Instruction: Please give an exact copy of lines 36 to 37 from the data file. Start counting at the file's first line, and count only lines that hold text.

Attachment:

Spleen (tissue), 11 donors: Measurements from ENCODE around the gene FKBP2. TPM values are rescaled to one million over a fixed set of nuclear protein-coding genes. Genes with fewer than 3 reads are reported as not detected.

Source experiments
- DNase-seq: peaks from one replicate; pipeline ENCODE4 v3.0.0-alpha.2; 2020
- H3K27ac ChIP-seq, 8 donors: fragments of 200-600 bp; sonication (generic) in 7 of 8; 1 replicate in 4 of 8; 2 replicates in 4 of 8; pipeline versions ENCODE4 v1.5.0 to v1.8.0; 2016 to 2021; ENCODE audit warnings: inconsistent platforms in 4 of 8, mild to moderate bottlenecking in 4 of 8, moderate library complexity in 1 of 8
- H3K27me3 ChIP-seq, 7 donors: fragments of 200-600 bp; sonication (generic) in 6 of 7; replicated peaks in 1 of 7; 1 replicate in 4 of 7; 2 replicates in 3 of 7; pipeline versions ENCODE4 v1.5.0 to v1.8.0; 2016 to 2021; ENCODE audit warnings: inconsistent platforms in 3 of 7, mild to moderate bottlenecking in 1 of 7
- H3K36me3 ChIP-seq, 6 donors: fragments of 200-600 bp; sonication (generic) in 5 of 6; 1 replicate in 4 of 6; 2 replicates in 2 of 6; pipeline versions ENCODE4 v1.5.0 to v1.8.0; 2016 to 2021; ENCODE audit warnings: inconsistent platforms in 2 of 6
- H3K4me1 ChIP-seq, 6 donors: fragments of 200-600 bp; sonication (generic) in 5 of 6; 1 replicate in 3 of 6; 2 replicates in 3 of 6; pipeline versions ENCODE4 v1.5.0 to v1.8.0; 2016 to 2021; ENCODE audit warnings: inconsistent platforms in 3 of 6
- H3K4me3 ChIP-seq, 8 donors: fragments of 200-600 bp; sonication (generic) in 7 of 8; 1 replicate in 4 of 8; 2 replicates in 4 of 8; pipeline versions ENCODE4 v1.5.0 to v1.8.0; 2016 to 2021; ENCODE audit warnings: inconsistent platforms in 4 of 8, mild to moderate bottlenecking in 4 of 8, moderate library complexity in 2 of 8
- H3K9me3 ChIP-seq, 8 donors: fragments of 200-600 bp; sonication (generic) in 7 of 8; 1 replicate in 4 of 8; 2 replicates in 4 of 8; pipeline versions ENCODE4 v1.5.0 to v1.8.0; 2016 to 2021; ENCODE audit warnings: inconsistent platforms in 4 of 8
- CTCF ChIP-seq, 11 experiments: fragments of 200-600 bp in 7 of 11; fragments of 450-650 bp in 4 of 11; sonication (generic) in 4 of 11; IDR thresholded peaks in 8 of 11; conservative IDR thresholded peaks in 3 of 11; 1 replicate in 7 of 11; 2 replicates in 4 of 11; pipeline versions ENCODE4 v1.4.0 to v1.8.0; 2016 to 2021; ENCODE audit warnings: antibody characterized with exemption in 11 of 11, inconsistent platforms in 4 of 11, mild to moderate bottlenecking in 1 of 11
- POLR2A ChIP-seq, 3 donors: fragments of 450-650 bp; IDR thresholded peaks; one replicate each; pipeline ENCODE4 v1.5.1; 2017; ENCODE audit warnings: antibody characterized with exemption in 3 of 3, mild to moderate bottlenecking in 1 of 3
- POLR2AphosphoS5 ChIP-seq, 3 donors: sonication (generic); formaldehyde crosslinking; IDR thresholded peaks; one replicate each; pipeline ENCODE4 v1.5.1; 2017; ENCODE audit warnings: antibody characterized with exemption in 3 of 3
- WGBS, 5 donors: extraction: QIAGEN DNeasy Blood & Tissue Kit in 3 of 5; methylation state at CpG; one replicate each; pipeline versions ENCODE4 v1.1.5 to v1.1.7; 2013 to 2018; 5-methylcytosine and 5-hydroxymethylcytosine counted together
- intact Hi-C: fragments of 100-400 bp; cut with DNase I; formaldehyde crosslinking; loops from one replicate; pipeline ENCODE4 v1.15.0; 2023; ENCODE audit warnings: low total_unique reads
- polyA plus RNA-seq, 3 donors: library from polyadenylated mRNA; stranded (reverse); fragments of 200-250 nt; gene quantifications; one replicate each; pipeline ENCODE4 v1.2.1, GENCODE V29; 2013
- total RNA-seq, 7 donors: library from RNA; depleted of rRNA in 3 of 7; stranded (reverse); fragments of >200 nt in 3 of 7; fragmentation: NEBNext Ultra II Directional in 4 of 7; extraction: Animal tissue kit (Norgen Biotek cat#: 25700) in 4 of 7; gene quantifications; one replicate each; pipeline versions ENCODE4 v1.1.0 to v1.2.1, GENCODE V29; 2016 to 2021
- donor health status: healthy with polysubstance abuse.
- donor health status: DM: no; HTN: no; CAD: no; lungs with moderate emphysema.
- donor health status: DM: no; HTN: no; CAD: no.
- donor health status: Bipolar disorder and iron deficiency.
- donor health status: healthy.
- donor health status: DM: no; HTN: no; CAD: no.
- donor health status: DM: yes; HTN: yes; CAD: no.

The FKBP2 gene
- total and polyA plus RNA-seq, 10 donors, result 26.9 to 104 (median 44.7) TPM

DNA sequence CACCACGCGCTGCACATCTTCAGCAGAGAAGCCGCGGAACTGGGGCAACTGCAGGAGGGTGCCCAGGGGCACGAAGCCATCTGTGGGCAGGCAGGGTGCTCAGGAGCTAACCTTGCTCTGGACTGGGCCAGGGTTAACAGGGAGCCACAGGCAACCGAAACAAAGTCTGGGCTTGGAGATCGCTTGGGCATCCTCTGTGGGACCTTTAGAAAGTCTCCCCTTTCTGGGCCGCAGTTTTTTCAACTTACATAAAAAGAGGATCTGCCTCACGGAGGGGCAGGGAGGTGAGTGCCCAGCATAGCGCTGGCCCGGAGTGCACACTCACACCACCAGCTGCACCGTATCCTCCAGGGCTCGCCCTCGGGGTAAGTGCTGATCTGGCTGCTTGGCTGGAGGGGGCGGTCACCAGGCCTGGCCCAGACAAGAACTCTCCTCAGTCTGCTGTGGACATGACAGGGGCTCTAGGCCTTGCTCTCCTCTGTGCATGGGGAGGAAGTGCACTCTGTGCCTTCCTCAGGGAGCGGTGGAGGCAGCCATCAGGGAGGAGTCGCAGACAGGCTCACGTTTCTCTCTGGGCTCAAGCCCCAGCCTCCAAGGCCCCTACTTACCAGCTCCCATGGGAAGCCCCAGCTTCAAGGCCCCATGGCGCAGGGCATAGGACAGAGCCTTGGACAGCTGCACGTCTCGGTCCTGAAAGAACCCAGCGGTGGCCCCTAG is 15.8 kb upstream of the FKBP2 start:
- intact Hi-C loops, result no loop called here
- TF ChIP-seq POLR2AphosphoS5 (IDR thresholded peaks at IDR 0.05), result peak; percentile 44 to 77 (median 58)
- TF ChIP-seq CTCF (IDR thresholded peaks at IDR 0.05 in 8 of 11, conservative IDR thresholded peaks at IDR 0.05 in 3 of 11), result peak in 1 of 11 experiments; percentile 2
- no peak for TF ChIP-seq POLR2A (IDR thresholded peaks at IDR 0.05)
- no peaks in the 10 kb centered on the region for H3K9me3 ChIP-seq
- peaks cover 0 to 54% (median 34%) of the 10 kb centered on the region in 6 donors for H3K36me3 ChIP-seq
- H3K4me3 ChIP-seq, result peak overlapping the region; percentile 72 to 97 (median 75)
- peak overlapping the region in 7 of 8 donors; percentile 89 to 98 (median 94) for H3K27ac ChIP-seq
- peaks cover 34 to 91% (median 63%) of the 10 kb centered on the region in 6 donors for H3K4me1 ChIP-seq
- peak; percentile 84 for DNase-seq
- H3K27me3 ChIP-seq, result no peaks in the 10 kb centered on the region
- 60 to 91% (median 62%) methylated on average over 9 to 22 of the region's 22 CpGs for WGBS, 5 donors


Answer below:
- peak; percentile 84 for DNase-seq
- H3K27me3 ChIP-seq, result no peaks in the 10 kb centered on the region